Morton’s neuroma and bunions: Similarities and differences

Since both conditions affect the ball of your feet, it can be hard to distinguish between a bunion and Morton's neuroma.

Pain in the ball of your foot can be confusing. With the wide variety of bones, ligaments and tendons that are in the human foot, sometimes it can be difficult to distinguish one type of foot condition from the other.

Morton's neuroma and bunions are often confused with one another, since they occur in roughly the same location on the foot. Luckily, the Mayo Clinic has laid out the characteristics of each condition so that you can understand the similarities and differences:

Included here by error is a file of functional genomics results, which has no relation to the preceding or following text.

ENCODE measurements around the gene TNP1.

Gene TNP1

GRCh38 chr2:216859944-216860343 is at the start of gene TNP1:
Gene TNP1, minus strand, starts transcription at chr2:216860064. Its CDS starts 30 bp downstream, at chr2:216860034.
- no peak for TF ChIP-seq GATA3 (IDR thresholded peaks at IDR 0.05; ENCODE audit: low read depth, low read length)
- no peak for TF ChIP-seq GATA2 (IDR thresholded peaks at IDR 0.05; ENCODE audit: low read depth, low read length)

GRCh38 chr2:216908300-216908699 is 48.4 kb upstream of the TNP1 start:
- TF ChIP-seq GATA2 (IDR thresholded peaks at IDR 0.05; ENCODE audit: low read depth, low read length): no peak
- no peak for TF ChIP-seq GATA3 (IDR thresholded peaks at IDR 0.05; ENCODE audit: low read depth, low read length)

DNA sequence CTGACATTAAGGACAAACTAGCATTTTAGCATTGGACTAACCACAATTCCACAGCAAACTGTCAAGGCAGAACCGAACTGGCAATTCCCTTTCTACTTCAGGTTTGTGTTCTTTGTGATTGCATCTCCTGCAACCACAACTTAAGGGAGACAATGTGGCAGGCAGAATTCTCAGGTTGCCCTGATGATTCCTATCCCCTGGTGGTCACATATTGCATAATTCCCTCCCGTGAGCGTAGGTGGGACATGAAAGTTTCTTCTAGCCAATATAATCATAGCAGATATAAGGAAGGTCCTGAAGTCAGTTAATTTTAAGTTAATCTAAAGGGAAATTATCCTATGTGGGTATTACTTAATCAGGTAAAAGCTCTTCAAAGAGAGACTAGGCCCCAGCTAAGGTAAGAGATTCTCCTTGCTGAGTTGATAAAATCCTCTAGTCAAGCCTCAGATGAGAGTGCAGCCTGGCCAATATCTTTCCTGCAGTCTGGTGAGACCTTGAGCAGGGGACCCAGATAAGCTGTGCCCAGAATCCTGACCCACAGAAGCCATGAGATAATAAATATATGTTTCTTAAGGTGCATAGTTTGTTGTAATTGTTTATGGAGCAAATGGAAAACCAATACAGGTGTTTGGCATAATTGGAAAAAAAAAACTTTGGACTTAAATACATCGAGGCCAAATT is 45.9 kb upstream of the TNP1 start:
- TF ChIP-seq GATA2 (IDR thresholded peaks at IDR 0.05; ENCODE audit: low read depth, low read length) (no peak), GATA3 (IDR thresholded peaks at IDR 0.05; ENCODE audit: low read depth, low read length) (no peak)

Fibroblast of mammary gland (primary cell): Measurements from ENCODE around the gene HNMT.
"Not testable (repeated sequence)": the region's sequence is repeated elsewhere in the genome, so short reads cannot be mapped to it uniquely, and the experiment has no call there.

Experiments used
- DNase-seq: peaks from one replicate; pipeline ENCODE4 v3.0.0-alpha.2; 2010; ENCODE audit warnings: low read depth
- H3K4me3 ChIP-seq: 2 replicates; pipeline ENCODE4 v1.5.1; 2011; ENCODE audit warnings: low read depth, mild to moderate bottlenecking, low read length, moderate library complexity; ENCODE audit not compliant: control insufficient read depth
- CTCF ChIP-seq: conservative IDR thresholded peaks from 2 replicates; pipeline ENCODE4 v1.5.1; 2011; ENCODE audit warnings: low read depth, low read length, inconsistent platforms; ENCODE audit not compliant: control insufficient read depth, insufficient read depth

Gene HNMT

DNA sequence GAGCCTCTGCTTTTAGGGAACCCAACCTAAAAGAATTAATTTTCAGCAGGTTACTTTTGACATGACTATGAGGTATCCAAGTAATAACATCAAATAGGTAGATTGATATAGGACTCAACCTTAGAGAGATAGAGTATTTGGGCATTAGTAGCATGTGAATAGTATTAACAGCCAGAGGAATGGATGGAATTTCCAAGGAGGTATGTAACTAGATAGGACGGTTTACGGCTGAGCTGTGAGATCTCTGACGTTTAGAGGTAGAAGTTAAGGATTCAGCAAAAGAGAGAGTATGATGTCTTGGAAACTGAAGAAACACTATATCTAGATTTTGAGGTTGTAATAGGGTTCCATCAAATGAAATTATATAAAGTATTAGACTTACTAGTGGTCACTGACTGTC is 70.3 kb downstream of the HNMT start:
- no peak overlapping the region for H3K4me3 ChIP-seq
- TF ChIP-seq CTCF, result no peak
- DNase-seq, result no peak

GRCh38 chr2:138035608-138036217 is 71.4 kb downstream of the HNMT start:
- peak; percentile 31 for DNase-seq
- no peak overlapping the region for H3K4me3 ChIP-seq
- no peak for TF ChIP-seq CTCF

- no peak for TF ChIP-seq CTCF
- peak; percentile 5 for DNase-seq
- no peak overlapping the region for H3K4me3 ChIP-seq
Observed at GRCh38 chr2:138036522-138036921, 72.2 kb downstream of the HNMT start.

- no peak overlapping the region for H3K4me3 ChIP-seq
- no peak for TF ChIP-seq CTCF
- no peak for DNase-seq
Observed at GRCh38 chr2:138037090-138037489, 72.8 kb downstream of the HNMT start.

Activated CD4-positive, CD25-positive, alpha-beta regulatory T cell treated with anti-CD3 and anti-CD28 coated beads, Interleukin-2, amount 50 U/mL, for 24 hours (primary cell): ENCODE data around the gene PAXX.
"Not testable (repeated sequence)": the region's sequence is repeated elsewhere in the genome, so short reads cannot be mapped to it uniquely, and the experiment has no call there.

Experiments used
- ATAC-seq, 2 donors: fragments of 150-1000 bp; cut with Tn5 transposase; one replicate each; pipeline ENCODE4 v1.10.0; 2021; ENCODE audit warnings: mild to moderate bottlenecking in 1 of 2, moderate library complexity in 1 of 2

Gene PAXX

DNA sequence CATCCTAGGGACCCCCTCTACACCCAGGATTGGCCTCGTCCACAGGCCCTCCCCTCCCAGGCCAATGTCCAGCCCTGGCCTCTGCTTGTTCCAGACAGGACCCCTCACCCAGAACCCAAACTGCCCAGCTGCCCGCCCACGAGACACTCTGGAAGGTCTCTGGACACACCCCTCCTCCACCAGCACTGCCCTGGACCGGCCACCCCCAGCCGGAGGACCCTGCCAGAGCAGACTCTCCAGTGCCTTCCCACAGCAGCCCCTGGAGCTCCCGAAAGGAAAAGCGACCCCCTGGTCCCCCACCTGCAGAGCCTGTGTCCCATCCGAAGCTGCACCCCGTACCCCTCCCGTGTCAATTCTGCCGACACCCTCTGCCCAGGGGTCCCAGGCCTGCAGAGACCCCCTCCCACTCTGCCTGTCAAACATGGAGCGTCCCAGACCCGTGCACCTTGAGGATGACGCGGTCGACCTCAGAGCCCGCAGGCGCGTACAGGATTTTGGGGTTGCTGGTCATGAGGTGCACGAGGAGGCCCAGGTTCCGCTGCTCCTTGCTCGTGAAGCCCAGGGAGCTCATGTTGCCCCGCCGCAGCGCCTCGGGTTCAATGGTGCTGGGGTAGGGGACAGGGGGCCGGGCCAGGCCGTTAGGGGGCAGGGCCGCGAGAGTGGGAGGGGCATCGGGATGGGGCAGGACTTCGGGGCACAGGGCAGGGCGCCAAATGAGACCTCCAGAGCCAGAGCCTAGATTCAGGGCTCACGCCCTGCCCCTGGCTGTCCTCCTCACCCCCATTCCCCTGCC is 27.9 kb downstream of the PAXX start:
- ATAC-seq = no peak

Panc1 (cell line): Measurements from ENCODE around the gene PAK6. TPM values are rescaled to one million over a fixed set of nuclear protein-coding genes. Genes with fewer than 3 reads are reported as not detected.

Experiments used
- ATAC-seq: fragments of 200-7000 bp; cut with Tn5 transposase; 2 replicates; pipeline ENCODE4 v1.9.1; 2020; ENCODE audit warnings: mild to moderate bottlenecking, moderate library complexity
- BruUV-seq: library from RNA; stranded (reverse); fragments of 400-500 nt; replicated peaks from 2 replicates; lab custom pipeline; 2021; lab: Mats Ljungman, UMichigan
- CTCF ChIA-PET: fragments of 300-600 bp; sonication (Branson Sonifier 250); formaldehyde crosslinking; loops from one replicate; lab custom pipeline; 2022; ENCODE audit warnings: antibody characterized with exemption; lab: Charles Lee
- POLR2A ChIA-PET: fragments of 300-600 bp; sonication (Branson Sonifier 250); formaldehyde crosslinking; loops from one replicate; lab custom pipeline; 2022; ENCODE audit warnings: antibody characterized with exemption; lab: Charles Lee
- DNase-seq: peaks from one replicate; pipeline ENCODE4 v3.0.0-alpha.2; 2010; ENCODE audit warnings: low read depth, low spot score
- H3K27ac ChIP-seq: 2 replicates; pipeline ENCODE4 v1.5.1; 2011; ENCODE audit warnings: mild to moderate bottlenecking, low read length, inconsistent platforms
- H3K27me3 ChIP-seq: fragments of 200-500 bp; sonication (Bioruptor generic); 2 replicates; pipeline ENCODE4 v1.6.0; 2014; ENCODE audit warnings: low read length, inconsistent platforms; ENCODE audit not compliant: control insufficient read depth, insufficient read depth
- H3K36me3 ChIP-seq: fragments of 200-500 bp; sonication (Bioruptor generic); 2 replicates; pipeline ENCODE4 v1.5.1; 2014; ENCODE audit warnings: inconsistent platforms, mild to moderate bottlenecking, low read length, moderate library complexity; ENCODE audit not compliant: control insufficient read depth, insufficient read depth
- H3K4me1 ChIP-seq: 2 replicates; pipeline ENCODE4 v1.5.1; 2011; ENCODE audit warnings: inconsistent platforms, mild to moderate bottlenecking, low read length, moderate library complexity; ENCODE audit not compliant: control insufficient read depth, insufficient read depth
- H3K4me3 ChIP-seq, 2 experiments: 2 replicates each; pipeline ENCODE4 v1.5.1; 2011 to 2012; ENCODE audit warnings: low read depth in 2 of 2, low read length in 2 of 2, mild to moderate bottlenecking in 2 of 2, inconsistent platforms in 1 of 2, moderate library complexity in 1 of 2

Neuromas happen when the thickening of tissue occurs on one of the nerves leading your toes. Like bunions, this condition can be exacerbated by high heels and is very common with women. Orthotics and arch supports are also common treatments for both ailments.

The pain associated with neuromas is usually sharp and it comes and goes. Since bunions permanently change your feet, the pain is often chronic and dull. Bunions also affect the bones, not foot tissue, and structural defects are the main reason why people develop bony bumps. While bunions usually affect the big toe, neuromas can occur on virtually any part of the metatarsal head, especially the third and fourth toe.

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